In 1996, with a gold Honda hatchback full of books and camping gear, I moved to New Mexico. That summer was my first working as an archaeologist, and afternoon rainstorms frequently interrupted our fieldwork near Coyote Canyon on the Navajo Nation. My boss at the time joked that I'd brought the rain with me from Virginia. I took for granted the storms that summer, and the next few summers after that.

Obviously, I am not a native of New Mexico. I don't farm, and with my fieldwork days behind me, I don't otherwise work on the land. My ancestors didn't live here and mine are not deep, historical connections to the landscape.

But over the past 16 years, I've still managed to notice a few changes. The Rio Grande dries more often. Drought and bark beetles have conspired to kill off many conifer forests. Summertime forest fires are bigger.

Having witnessed just these few changes within less than two decades, I was excited to attend the 57th annual New Mexico Water Conference, which, this year, was titled "Hard Choices: Adapting Policy and Management to Water Scarcity."

Water scarcity? Check. This summer, much of the state experienced "extreme drought" and stretches of New Mexico's two largest rivers—the Rio Grande and the Pecos River—had run dry.

Even the drive to Las Cruces offered a lesson in adapting to water scarcity. At the end of August, the Rio Grande through Albuquerque was barely a trickle (and the city had to stop drawing water from the river for its drinking water project), the view of Elephant Butte Reservoir was relatively sandy, and pale green plants carpeted the muddy northern stretch of Caballo Reservoir.

At New Mexico State University, the conference was packed; panelists offered insight into issues like climate change projections for the Rio Grande, the impact of water scarcity on acequias, environmental protection and river restoration.

Then, in the afternoon, Sen. Tom Udall, D-NM, hosted a discussion, titled "Straight Talk," among four former New Mexico state engineers. (The Office of the State Engineer oversees the state's water resources.) Udall had invited John Hernandez, Eluid Martinez, Tom Turney and John D'Antonio to the conference as "truth tellers," he said.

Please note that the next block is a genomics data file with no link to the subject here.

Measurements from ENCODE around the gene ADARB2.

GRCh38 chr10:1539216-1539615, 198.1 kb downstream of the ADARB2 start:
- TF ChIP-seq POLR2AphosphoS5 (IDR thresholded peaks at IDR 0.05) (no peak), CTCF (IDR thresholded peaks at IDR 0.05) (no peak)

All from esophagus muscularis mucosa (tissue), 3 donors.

But it was clear after only a few moments that there would be no "straight talk" about New Mexico's warmer, drier future. With the exception of Turney's allusion to climate change and precipitation data, the conversation among the four engineers could have taken place in the 1990s, or perhaps even the 1960s.

D'Antonio, for instance, posed the question, "Where is the next visionary?" For a moment, I wondered if the conversation was headed in a new direction. When he referred to the San Juan-Chama project, my hopes fizzled.

Envisioned in the 1930s, that project pipes water from the San Juan River through diversions and tunnels into the Chama River and then the Rio Grande. A number of cities, including Santa Fe, have rights to that water.

Despite the fact that Albuquerque had just shut down its San Juan-Chama Drinking Water Project because of low river flows, D'Antonio pointed out that the project provides water from a renewable source and takes pressure off groundwater supplies.

The San Juan Chama Project is undoubtedly an amazing feat of engineering, planning and water rights wrangling. It's also typical of 20th-century water management in New Mexico, which relies heavily on infrastructure—diversions, dams and reservoirs—paid for by the federal government.

And it's not entirely clear that the federal government will continue water business as usual in the West. During his address, Michael Connor, commissioner of the US Bureau of Reclamation—which built most of the big water projects in the state—explained that water storage in reservoirs on the Rio Grande has plummeted.(Warmer temperatures mean more water evaporates from reservoirs. Also, when it's warm, plants suck up more water—whether it's cottonwoods in the bosque, alfalfa in the field or peonies in the yard.) Connor also spoke of decreasing groundwater supplies, population pressures and climate change. His talk was short on solutions, but at least he acknowledged the problems.

On the drive back from Las Cruces that night, I thought about how in the late '90s, I worked on an archaeological crew that surveyed that stretch of desert along the Rio Grande between Truth or Consequences and Socorro. Wherever I worked in New Mexico, I fantasized about the lives of the people whose potsherds and flaked stones we spotted. What measures did they take to survive and thrive in an arid landscape? And how did they envision the future?

Those years surveying and excavating—also, scanning for water and wondering about food sources—taught me about New Mexico's past. But they also affected how I think about sustainability and the future. Driving past twilight into darkness, when the creosote-covered rills were no longer visible out of the window, I continued to mull over D'Antonio's question: Where are the visionaries?

 Click to watch an archived webcast of New Mexico's 57th annual water conference.